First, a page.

I have a marketing “framework” that I use extensively with small business marketers. Part of this “framework” involves creating a Business Model Canvas for a particular product (which may also be a service).
A Business Model Canvas is a brief document that helps owners describe, design, and understand the key elements required to market, sell and deliver a product.
The Buisness Model Canvas I use is adapted specifically for marketers. This one-page document helps marketers understand the business behind the products they market.
The first section in the Business Canvas Model deals with the problem a particular product solves. I’ve learned in my 20 years of marketing experience that most small business marketers struggle to articulate the problem their product solves precisely.
Albert Einstein once said, “If I were given one hour to save the planet, I would spend 59 minutes defining the problem and one minute resolving it.” While I’m not certain a marketer can take this literally; it does emphasize the importance of needing to understand the problem.
If you want to separate junior marketers from senior marketers, ask them what problem their product solves.
Why is it important to understand the problem?
Emotional value: Problems inherently have some negative emotion attached to them and, as a marketer, if you’re able to provide a solution that solves the problem, you turn a negative emotion into a positive emotion, and that’s good for business.
Business value: I don’t believe a business can offer maximum value to their clients with understanding the core problems their product is designed to solve. By understanding the “problem,” a business will naturally strive to provide the best solution possible, and this means value for your customer. A satisfied customer is a repeat customer and good source for referral business.
Outperform your competition: As mentioned, in my experience, most marketers struggle to identify the “problem.” Those marketers that do understand the problems their product solves will typically out-perform their competition who doesn’t.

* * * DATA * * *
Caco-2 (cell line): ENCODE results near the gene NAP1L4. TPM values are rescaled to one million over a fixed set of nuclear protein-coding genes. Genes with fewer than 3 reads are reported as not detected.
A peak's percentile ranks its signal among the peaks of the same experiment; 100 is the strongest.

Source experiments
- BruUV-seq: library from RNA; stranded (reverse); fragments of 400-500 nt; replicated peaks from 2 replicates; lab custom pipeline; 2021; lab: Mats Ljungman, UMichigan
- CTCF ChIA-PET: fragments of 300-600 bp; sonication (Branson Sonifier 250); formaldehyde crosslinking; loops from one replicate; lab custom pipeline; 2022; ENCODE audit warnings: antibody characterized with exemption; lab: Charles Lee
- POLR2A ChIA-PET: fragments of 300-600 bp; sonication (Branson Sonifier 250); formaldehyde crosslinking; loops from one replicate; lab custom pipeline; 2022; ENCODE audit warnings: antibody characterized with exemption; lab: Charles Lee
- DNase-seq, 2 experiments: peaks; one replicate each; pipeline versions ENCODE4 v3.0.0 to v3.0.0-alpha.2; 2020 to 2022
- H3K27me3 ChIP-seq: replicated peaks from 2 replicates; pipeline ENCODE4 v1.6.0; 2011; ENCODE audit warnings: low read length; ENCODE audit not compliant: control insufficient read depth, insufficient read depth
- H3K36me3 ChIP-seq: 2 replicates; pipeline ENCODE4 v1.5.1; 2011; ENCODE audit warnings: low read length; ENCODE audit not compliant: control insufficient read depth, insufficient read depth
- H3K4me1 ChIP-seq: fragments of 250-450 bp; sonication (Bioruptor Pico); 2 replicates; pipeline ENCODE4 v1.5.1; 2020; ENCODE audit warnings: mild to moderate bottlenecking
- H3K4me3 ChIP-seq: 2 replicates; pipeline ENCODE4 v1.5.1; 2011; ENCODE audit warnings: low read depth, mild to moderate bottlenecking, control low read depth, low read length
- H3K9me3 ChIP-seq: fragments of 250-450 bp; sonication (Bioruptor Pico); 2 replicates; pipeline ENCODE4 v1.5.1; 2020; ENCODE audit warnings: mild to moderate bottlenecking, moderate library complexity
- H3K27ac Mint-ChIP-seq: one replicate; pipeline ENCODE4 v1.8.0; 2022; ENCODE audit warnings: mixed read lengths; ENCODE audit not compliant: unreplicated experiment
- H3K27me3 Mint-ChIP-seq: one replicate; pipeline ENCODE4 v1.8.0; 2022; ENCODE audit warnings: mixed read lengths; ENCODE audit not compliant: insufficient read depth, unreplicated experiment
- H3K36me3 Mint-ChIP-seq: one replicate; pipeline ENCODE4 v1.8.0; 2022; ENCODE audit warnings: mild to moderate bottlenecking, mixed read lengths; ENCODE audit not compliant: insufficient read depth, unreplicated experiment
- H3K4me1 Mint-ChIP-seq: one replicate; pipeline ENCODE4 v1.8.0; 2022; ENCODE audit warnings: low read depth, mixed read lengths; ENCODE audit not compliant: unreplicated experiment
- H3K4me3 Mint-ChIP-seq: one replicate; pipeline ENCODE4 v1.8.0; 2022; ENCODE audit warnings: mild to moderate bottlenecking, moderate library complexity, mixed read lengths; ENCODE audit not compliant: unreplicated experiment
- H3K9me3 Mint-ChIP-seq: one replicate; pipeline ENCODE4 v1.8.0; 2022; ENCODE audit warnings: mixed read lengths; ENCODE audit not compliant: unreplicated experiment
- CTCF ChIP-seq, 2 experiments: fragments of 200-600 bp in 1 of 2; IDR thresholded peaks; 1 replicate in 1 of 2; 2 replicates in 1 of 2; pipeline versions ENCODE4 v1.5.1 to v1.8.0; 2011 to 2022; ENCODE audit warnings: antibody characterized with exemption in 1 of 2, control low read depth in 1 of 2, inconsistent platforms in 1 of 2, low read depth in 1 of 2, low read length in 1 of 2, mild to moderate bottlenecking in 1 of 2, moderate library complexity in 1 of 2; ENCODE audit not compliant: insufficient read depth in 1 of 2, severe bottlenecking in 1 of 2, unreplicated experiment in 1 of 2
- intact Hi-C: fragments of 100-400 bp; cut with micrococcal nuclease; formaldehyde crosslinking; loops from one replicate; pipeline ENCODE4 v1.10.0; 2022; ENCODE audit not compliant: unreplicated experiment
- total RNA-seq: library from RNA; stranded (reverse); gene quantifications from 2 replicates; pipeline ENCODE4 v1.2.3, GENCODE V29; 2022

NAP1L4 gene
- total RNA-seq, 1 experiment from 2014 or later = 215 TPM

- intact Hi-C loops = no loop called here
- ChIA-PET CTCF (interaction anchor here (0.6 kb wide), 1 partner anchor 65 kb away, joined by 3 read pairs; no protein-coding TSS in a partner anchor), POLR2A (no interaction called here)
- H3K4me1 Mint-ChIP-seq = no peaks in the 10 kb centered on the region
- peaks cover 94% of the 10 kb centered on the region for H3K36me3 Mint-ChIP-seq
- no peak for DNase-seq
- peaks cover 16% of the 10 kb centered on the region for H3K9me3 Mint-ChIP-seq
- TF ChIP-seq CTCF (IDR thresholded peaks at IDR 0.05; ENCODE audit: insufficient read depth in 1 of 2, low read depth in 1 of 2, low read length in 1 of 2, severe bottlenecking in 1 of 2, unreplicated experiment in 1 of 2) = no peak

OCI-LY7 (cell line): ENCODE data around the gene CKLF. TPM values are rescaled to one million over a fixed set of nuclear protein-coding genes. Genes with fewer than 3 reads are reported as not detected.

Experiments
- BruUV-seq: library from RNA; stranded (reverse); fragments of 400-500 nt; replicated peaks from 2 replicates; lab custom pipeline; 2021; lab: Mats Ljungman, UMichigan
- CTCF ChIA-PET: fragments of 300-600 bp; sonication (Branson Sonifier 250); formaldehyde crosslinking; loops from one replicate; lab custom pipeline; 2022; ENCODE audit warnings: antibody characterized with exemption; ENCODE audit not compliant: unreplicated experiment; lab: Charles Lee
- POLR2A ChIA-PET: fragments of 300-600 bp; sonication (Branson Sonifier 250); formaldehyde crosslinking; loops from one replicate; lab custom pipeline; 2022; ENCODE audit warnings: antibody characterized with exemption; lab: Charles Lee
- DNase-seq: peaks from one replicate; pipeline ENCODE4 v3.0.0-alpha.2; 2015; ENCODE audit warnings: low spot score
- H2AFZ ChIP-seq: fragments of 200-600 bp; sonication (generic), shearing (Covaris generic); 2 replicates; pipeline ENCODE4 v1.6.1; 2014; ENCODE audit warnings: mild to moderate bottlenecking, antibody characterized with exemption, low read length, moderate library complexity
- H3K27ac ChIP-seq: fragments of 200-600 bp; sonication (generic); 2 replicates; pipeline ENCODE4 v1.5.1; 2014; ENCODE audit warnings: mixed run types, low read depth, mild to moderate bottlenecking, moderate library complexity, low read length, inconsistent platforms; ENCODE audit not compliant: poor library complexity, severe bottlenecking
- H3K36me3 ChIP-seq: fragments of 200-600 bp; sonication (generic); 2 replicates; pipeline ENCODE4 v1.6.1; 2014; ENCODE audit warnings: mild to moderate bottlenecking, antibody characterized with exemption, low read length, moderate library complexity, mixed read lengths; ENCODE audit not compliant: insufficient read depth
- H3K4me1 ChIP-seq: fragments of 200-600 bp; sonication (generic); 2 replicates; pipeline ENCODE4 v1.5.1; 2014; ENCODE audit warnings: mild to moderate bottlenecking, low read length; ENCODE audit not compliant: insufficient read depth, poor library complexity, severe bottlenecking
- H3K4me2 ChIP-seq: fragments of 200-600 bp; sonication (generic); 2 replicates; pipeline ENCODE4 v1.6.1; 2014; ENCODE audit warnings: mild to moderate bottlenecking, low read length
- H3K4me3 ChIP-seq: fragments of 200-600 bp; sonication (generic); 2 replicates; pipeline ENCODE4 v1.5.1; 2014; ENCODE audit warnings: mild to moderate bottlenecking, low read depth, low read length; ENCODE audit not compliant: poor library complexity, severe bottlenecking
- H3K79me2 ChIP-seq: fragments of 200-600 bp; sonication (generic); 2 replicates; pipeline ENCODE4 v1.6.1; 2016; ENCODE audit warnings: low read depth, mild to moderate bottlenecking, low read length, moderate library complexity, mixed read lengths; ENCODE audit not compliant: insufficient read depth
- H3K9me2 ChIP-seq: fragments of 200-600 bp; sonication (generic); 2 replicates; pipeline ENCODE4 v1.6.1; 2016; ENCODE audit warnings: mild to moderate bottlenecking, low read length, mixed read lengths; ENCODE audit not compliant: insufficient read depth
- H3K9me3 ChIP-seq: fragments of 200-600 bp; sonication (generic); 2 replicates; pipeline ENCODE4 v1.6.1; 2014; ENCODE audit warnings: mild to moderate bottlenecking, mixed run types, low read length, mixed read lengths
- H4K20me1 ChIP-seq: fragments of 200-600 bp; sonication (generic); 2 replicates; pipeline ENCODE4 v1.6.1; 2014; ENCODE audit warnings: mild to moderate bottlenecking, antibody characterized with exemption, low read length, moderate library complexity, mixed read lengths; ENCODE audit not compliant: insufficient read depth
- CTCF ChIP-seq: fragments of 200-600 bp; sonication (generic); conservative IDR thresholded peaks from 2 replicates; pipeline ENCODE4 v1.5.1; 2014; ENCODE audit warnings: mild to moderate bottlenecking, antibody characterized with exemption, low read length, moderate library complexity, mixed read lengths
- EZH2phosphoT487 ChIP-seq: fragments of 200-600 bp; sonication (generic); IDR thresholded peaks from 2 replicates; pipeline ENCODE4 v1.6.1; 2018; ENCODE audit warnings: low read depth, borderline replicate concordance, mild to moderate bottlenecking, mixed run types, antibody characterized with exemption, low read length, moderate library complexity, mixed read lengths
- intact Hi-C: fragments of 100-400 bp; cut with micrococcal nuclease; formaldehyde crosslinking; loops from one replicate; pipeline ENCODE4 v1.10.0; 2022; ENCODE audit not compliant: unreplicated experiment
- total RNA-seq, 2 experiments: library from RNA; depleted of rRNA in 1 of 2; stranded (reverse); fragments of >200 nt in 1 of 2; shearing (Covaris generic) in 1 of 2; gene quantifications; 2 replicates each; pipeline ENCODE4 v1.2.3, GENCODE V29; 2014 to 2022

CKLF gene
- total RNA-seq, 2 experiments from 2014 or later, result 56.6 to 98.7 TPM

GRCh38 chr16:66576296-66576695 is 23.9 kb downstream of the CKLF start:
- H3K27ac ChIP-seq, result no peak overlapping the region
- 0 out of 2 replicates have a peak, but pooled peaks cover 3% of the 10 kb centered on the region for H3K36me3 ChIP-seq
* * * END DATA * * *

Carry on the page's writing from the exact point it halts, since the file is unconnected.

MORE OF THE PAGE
How to define your problem?
Defining a problem isn’t a complicated process. However, it can give your brain a good workout depending on your circumstances. Whatever the problem may be, I highly recommend keeping it simple, and that means defining the problem in a single sentence. The more text used to describe a problem the more challenging becomes the task of marketing it. Keep it simple.
Many methodologies can help define a problem. I like to keep things simple, and so I gravitate towards the “5 Whys” principle developed by Sakichi Toyoda and adopted by the Toyota Motor Corporation. The technique consists of asking “why?” and to keep asking “why?” until the root of the problem is identified.
The “5 Whys” technique says that if you can ask “why?” five times you’ll typically identify the root of the problem.
Here’s an example:
Product: Time Tracking Software
Why is time tracking software important?
Errors are made when time is tracked manually.
Why does it matter if errors are made?
Customers are under-billed for the time spent on their project.
Why is it important customers are billed correctly?
Billing dictates the revenue generated by the company and under-billing means lost revenue.
Why is lost revenue important for the company?
The company has expenses to meet and profit margins to achieve. Lost revenue impacts the financial stability of the business.
Why is financial stability important?
A lack of financial stability means staff layoffs, potential bankruptcy, unhappy investors and difficulty to grow the business.
In this example, the problem time tracking software helps solve is ensuring a company can meet their financial obligations enabling them to grow and expand.
So you have defined the problem. Now, what?
From a marketers perspective, understanding the problem drives the positioning, or messaging, of the product. Positioning helps create good sales presentations, write targetted white papers, post engaging messages on social media, execute well-attended webinars and more.
Next time you get dragged into a product management meeting make sure you ask “why?” and leave the meeting having a thorough understanding of the problem the product solves.